1. How is the name ‘British Columbia’ a reflection of racism?
  2. What are some historical sources of conflict between Indigenous and non-Indigenous people with regard to land claims brought up in the book?
  3. Are there other examples from the past? What about currently?
  4. How is the Indian Act a source of oppression for Indigenous peoples?
  5. In your opinion, who is considered an activist?
  6. Who are some prominent Indigenous women who contributed as activists?
  7. Who are some non-Indigenous people in the province who demonstrated allyship to Indigenous people in the past and in present times?
  1. How did the Doctrine of Discovery contribute to the decimation of Indigenous people in British Columbia?
  2. Why are the Douglas Treaties controversial in their interpretation?
  3. Most of the participants (Indigenous and non-Indigenous) in the early history of colonization in British Columbia were men. Why do you think this was the case?

Recent Wet’suwet’en land defence is about responsibilities and rights to the land and water. It is also about a land tenure system fundamentally structured by racism articulated as the historical dispossession of Indigenous peoples throughout the region. It is time for the province to address this issue publicly and make restitution.

Illustration: Chief Maquinna welcomed but also resisted European incursions. Royal BC Museum and Archives, A-02678.

Indigenous peoples have lived on the Northwest Coast since the beginning of time. Historically, they thrived on these vast and abundant territories largely because of offerings given to human people from the lands and seas, including the salmon, which provided a form of nourishment necessary to sustain a prosperous and flourishing population. These relationships to lands and waters are bound to the laws and legal traditions of governing Indigenous societies. They are remembered, preserved, and transmitted through the intricate and sophisticated oral traditions of the numerous Indigenous groups who have protected and lived as one with these lands and waters since time immemorial.

Indigenous nations developed sophisticated governance, social, and economic systems throughout their territories, such as cultivating clam gardens, nurturing camas crops, and developing reef-net fishing that allowed them to live in reciprocal relationships with the lands and seas that sustained their lifeways. The establishment of these sophisticated systems facilitated nation-to-nation diplomacy and thus the establishment of trade routes throughout the vast regions, including passages from present-day Alaska to the Columbia River. These governance, social, and economic systems remain central to the prosperity of Indigenous nationhood presently. As Nuu-chah-nulth Hereditary Chief Umeek E. Richard Atleo explains, “For millennia the principles presented in origin stories were verified through the practice of oosumich and applied in daily life and ceremonial potlatches, resulting in societies that managed, for the most part, to balance the rights of individuals and groups as well as the rights of humans and the other life forms.”1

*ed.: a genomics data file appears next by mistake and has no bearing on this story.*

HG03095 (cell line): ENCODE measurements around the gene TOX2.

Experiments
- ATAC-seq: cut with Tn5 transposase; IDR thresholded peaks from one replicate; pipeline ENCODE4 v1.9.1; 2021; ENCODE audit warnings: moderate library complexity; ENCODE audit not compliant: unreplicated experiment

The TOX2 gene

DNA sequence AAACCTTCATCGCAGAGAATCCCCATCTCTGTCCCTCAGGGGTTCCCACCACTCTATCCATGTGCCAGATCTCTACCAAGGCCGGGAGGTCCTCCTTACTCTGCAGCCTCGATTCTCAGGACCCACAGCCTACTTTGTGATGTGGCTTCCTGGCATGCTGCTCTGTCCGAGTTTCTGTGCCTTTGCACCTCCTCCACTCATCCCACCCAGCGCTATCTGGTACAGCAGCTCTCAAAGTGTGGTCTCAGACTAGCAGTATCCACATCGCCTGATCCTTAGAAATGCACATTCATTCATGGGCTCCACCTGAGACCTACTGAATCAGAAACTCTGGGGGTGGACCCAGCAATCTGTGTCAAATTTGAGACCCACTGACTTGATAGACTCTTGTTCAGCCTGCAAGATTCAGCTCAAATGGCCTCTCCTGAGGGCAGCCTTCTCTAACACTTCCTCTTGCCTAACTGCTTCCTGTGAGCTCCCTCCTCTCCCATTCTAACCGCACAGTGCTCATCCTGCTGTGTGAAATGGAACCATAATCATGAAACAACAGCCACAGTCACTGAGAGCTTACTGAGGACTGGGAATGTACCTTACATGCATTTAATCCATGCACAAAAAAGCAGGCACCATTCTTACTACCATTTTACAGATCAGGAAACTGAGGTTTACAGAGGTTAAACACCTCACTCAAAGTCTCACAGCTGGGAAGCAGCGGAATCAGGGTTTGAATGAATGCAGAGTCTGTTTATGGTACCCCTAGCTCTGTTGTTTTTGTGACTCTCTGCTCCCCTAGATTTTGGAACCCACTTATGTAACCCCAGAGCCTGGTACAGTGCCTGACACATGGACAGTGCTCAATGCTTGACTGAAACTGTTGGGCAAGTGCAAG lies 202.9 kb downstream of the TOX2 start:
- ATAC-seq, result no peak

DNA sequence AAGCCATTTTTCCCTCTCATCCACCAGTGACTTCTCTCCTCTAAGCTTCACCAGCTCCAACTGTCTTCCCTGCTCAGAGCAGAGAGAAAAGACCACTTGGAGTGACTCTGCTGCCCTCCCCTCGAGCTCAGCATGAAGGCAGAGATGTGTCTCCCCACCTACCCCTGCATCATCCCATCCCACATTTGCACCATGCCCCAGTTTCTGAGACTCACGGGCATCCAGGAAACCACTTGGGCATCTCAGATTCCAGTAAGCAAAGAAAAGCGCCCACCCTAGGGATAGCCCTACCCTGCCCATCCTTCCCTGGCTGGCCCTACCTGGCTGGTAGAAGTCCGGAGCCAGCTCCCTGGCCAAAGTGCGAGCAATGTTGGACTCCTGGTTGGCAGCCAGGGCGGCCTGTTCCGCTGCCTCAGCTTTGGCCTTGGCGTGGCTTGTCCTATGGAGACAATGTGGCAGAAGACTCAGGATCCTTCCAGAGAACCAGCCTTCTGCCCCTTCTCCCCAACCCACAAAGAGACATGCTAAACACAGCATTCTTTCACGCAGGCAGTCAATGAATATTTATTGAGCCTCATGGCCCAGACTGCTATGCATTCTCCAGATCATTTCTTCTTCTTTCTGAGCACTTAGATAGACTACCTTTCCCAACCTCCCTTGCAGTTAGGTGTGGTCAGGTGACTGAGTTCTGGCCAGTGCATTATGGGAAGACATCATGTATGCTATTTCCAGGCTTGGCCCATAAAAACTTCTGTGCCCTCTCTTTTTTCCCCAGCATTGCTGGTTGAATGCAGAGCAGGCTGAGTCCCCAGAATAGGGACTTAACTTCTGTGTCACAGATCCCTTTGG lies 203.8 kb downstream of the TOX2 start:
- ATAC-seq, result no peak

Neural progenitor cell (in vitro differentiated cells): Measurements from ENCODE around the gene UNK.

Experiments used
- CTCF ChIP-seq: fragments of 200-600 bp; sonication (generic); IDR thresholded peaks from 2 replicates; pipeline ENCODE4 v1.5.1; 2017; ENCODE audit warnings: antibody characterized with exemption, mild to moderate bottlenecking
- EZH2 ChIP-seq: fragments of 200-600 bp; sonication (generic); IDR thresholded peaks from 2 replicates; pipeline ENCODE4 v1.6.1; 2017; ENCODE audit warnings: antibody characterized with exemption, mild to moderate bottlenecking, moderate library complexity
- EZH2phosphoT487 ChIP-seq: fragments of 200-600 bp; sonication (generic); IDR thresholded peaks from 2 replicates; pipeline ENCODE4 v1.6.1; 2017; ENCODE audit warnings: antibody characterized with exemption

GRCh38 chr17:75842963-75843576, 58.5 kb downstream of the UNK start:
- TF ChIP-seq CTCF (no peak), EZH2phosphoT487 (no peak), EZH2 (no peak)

For more than 500 years, Europeans have sought to conquer the world. Armed with Christian notions of racial superiority, the British, French, Dutch, Spanish, and Portuguese brought their prejudices with them as they sought global commercial and strategic advantage in Asia, Africa, Oceania, and the Americas. Explorers such as Captains James Cook and George Vancouver believed they had the right to claim, in the name of the Christian empire, any area of the world. This belief was based on the Doctrine of Discovery, a racist theory asserting that if Europeans went any place in the world inhabited by non-whites and non-Christians, they had “discovered” it and had the right to claim that territory. Often, they erroneously labelled Indigenous peoples as “nomads” incapable of governing the lands, waters, and people.2

On Vancouver Island, for example, the Spanish and British clashed for control in the 1789-90 “Nootka Crisis” – both claiming sovereignty over the lands occupied by the Mowachaht and other Nuu-chah-nulth peoples. The clash between the two imperial powers ended in a stalemate and the Mowachaht people rightfully returned to Yuquot (Friendly Cove), their traditional home for thousands of years.3

The Mowachaht had at first welcomed the newcomers, hoping to gain access to new products through trade. Comekela, a Mowachaht Chief, boarded a trading vessel returning to Macau in 1787 and stayed in China for nearly a year.4 Dozens of Chinese workers came to Yuquot (Friendly Cove) as part of early British fur-trading missions out of China. However, the European crews’ colonial and ethnocentric attitudes of superiority soon led to frictions. Increasing Indigenous resistance led to violent clashes – Robert Gray, master of the Columbia, attacked and killed dozens of people and ordered the bombing and destruction of the village of Opitsaht in 1792. Led by Chief Maquinna, the Mowachaht and their allies attacked and captured the US trading ship Boston in 1803, killing most of the crew.5 Diseases brought from Europe, however, decimated Indigenous communities, with many losing up to 90 percent of their pre-contact community members. Colonialism put Indigenous peoples in impossible situations and survival demanded at times accommodation with new, powerful forces. Protest took many forms, and it is that seam that we follow to understand the long history of resistance and resurgence that has brought us to where we are today.